February 13, 2007 12:12
Here are some things I've been told over the years. "Thank you for having publicized the excellence of Korean culture far and wide." "You're a real patriot." "Things Korean are things global. Stop imitating American music and make something Korean on your own."
Of course, I said each time, "Yes, I do my best." Sometimes, I felt a glow, as if I had really all of a sudden become a patriot. Sometimes, I felt pressure to make things Korean, so I put a bit of samulnori, the drum-intense traditional Korean music, into my music. I grew up swearing allegiance to the national flag every day, after all; perhaps I wanted to play the patriot myself.
But for some time now I have found it hard to suppress a sense of unease. I am, in fact, not a man who is making products that can be called Korean culture. Actually, I am making African-American music. I started liking it when I was seven and I have been engrossed in it all my life. It has become my job and I have even had some success in America, its birthplace.
Strictly speaking, I am not a patriot but a traitor. When I started working as a composer in America, I concealed my Korean identity as much as I could. With hip-hop being a kind of indigenous music of African Americans, people believe that other ethnic groups can't play it as well, so on all my demo CDs I put just my initials J.Y.P. rather than J.Y. Park.
I've heard many times that Asian composers can't succeed in America. Shareholders in our company refused to spend money on things that seemed to have small chances of success. So I had to start working in America by just renting a room and a garage from an acquaintance.
But I managed to sell my work to top American singers, a first for an Asian composer. I found recognition as a composer with three songs in the top 10 Billboard Charts. Now I've launched the debut of a Korean singer called Min in America in cooperation with Lil Jon.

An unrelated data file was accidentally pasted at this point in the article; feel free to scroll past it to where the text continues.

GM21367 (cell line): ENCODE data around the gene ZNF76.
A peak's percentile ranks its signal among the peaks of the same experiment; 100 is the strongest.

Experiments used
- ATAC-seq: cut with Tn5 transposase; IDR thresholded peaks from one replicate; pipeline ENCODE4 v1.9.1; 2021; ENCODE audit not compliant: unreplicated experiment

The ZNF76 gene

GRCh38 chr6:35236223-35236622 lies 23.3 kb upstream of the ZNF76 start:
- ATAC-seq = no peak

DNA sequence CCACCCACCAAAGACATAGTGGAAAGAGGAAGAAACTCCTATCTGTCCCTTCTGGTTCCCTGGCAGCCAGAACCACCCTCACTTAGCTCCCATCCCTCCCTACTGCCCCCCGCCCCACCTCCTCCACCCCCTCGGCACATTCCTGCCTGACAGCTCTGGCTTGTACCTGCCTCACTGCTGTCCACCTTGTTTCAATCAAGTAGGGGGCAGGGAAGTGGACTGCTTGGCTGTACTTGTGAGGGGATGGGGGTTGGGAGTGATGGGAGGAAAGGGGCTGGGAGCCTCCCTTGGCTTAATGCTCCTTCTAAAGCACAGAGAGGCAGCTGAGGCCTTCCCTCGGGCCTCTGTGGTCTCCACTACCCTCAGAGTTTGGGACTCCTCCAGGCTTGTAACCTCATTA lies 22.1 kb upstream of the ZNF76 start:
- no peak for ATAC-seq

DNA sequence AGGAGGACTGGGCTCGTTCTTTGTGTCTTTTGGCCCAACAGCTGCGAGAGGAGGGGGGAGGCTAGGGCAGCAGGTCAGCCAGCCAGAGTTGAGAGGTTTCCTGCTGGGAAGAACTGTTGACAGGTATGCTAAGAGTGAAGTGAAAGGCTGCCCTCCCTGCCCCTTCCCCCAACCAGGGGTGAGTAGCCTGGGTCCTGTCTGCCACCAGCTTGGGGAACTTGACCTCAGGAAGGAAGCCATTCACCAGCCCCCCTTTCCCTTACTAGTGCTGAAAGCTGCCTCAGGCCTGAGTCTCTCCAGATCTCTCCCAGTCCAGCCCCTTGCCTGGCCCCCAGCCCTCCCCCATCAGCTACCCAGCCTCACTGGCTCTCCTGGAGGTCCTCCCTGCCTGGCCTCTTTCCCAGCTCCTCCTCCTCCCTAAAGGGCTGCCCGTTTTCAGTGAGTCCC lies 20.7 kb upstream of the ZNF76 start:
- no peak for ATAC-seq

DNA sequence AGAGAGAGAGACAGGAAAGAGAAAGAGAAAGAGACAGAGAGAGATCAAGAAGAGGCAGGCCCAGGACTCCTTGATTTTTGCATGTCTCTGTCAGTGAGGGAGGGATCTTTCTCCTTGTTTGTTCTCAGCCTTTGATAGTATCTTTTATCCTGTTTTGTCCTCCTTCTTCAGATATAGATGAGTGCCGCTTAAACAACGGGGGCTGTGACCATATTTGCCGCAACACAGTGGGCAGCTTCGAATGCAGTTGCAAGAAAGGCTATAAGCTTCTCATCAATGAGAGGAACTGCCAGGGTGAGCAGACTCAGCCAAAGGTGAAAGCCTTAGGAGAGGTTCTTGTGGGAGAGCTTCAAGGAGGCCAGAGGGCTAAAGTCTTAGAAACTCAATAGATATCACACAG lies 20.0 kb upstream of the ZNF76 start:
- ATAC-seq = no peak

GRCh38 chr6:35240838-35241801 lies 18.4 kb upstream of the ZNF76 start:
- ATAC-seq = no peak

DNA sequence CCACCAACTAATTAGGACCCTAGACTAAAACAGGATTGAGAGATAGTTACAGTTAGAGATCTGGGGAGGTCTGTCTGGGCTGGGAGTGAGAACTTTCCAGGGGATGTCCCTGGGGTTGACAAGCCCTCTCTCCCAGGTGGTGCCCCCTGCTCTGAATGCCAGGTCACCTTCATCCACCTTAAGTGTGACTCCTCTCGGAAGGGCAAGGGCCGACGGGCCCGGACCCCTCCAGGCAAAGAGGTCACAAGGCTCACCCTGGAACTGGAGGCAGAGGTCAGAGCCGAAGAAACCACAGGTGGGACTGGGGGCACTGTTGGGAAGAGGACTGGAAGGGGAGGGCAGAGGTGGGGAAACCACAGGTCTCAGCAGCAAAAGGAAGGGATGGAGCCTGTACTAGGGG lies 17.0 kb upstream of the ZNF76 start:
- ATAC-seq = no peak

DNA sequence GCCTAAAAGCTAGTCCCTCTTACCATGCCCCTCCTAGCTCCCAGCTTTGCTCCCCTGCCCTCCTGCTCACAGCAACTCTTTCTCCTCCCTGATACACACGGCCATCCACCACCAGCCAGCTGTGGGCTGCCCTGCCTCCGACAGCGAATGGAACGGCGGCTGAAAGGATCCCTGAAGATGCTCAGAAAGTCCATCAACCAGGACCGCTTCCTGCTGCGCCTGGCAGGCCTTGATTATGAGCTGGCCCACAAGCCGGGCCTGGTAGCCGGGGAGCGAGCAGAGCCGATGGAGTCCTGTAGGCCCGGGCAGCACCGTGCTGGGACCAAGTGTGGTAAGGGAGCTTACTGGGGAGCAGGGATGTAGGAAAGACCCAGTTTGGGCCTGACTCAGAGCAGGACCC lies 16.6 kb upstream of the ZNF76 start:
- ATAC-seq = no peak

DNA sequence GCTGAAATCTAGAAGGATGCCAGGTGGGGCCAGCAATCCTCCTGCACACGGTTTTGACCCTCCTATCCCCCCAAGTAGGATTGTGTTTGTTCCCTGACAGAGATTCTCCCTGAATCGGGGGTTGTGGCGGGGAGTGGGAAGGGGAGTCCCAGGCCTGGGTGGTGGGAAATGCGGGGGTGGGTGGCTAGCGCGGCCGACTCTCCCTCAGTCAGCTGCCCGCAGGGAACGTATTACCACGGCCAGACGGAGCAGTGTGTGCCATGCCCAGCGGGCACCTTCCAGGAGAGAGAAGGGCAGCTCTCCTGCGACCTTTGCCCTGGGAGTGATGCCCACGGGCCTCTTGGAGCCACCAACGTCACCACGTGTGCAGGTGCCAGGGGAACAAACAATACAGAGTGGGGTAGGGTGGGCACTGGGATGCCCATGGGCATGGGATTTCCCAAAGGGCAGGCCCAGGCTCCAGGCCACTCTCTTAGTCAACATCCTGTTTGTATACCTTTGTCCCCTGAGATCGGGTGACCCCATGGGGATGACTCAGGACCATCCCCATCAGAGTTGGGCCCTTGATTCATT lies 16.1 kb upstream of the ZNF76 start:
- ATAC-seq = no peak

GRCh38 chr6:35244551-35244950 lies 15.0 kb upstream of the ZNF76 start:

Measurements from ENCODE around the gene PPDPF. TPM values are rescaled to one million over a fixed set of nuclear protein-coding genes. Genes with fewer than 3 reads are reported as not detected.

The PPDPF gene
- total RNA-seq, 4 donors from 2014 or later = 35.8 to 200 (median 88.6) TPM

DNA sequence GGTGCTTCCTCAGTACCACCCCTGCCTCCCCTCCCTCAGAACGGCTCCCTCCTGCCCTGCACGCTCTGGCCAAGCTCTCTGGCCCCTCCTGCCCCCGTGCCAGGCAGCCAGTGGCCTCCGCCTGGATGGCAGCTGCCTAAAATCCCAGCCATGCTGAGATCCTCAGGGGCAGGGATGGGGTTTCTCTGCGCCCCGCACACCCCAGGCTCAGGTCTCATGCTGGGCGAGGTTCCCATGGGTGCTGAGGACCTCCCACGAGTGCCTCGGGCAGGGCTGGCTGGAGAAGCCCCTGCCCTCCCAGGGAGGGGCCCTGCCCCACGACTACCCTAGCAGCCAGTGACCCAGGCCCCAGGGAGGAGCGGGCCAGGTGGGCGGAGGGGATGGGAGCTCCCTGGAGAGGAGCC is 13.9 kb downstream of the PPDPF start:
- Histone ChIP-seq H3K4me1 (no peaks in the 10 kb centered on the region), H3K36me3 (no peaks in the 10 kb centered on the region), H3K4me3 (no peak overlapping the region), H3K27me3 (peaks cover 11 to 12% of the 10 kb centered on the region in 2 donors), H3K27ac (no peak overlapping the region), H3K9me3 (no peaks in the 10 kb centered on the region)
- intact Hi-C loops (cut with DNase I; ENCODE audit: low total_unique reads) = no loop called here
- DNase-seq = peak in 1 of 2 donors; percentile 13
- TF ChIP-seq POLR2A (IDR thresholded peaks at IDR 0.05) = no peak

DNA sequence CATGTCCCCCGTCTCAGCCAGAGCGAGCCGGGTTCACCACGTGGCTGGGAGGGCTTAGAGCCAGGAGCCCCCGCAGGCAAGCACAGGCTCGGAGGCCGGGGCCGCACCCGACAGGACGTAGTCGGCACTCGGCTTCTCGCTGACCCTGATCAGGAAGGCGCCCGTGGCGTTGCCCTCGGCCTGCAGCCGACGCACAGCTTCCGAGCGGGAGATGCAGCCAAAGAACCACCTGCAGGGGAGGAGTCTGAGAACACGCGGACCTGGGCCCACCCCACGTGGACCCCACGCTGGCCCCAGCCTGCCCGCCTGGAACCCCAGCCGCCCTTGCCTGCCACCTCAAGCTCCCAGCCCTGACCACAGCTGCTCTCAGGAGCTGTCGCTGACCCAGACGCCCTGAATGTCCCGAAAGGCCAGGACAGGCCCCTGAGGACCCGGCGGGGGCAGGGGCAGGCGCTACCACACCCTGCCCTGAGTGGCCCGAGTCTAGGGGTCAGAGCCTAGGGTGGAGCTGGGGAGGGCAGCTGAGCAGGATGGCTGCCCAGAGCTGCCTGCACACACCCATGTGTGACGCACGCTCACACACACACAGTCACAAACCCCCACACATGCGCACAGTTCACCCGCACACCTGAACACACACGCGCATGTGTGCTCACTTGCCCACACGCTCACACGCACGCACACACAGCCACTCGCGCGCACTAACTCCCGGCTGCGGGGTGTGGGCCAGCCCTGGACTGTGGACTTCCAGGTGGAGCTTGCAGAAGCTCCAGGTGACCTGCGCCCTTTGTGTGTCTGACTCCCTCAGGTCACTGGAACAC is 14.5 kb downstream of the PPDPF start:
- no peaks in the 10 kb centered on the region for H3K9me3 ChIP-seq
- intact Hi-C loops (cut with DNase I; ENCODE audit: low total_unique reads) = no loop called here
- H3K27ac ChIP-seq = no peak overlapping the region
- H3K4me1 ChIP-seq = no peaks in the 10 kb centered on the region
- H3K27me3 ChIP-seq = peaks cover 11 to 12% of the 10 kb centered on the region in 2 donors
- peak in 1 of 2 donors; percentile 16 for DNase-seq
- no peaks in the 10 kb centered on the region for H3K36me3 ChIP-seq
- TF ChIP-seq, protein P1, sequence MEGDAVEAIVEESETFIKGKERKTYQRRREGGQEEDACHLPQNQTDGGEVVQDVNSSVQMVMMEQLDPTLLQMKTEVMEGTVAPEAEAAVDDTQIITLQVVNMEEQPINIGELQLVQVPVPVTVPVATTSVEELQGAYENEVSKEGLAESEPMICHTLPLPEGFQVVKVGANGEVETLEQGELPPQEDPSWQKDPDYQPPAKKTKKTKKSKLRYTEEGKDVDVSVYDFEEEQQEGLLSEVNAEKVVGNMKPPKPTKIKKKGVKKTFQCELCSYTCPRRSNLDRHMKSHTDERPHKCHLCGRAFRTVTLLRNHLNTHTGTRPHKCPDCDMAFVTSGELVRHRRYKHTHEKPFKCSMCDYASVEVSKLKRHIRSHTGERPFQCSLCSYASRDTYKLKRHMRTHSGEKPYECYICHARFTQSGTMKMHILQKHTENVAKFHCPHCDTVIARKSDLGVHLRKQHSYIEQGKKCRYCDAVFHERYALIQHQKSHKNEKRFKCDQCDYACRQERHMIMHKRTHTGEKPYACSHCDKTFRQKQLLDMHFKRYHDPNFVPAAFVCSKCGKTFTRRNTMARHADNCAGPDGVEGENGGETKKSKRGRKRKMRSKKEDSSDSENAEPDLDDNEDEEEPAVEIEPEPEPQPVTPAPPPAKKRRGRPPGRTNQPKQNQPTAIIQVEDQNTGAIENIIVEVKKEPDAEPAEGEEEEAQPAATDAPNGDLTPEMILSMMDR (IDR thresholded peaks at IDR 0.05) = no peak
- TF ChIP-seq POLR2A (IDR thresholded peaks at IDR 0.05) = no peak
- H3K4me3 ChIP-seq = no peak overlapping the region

In this process, there was no Korea. Korea exists neither in my music nor in the hearts of the Americans who recognized me. They just liked my music and bought it.
Is this the Korean Wave? Am I a patriot? I became confused. Is the duet by Korean singer Rain and American singer Omarion really Korean music? If Min succeeds in America, could we say the Korean Wave has now swept the U.S.? Or will I be derided as a singer who imitates American singers and a composer who imitates American music?
I know too well that the maxim "things Korean are things global" is significant in terms of cultural diversity. But if this maxim were imposed on all pop musicians, it would work only as an obstacle. I believe that if we do well whatever we like doing, we can go global, whether what we do is Korean or not. I don't think that Indian chefs can only succeed if they stick to curry. Anybody can be a world-renown French cook if they absorb themselves in the French cooking all their life.
Culture and Tourism Minister Kim Myung-gon has once said that the Korean Wave is a medium to publicize Korean culture far and wide. I’m not sure if my African-American music comes under the category of Korean culture as defined by the minister. It’s fine if people abroad use the term "Korean Wave." But should we label our own pop culture that way? Should it really be for us to draw on it as a source of pride or dignity?
My Korean roots are irrevocable. I just think I am contributing more to making friends with foreigners than to publicizing our country's culture. That's why I don't like being called a figurehead of the Korean Wave.
By singer and producer Park Jin-young
- Copyright © Chosunilbo & Chosun.com